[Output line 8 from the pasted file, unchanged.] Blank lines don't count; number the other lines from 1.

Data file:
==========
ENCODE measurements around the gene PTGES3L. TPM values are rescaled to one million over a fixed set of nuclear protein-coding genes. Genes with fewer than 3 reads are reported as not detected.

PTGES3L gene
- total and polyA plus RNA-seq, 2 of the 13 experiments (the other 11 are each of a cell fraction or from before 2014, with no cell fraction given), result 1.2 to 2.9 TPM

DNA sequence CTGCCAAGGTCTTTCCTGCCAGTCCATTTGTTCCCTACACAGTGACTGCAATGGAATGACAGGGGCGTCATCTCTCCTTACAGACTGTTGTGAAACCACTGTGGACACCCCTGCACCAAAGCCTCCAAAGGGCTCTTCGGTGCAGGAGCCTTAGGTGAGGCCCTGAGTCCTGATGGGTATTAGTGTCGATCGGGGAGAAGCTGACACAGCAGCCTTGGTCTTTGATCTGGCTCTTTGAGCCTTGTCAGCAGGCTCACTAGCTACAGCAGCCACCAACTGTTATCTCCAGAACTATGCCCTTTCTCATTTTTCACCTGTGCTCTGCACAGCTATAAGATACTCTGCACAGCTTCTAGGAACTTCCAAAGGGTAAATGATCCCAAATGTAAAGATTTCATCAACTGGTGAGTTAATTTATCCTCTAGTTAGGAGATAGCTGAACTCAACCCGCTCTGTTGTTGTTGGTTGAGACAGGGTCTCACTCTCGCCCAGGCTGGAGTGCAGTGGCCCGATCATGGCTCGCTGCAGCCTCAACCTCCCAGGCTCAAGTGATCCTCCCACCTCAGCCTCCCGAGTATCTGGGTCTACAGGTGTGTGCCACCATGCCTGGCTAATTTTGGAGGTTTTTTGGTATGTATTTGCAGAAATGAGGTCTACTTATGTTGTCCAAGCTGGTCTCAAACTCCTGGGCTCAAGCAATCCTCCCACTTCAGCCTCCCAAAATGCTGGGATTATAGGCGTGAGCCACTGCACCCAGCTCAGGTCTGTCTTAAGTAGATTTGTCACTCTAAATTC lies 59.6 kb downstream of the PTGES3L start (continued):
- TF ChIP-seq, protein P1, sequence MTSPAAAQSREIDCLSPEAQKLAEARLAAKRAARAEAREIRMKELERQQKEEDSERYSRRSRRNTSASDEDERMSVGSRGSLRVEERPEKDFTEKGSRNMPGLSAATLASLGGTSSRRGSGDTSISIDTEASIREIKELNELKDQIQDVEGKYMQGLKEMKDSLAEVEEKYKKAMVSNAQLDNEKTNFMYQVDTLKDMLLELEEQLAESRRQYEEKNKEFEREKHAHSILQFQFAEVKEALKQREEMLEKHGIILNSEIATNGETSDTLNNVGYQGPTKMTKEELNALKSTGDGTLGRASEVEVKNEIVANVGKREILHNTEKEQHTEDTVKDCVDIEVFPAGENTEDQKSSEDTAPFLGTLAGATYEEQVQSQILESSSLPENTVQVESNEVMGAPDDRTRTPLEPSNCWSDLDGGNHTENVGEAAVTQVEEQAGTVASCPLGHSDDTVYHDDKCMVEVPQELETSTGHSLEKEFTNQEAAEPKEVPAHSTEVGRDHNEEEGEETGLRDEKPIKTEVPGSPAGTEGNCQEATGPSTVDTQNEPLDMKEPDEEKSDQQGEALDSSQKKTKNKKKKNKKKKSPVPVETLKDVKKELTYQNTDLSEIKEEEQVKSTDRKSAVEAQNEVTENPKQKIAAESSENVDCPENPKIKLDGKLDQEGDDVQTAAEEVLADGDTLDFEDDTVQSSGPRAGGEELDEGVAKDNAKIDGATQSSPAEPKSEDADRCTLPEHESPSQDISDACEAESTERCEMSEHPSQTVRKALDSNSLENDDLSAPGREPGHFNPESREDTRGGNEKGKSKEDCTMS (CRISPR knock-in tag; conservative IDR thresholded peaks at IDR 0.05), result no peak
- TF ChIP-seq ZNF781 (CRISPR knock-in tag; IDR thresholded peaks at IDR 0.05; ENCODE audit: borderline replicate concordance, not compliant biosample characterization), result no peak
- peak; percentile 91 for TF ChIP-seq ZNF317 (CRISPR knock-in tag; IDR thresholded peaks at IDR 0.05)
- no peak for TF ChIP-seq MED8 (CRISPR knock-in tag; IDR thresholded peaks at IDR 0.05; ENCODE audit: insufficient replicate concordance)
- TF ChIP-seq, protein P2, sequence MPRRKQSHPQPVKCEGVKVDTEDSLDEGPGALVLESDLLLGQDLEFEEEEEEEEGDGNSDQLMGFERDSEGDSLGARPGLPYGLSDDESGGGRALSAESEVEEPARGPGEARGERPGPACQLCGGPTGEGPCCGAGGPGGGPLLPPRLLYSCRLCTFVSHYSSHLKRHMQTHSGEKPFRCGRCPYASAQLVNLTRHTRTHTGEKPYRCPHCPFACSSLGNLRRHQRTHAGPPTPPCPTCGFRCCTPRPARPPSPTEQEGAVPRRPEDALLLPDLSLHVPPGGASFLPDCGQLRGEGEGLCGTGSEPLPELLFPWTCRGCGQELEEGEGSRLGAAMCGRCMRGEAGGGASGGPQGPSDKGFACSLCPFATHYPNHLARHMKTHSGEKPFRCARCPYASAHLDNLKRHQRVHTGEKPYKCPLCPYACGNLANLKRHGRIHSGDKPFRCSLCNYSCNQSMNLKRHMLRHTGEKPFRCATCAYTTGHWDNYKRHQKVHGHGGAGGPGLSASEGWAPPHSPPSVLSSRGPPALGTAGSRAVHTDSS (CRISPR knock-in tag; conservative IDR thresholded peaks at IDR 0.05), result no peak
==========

- no peak for TF ChIP-seq MED8 (CRISPR knock-in tag; IDR thresholded peaks at IDR 0.05; ENCODE audit: insufficient replicate concordance)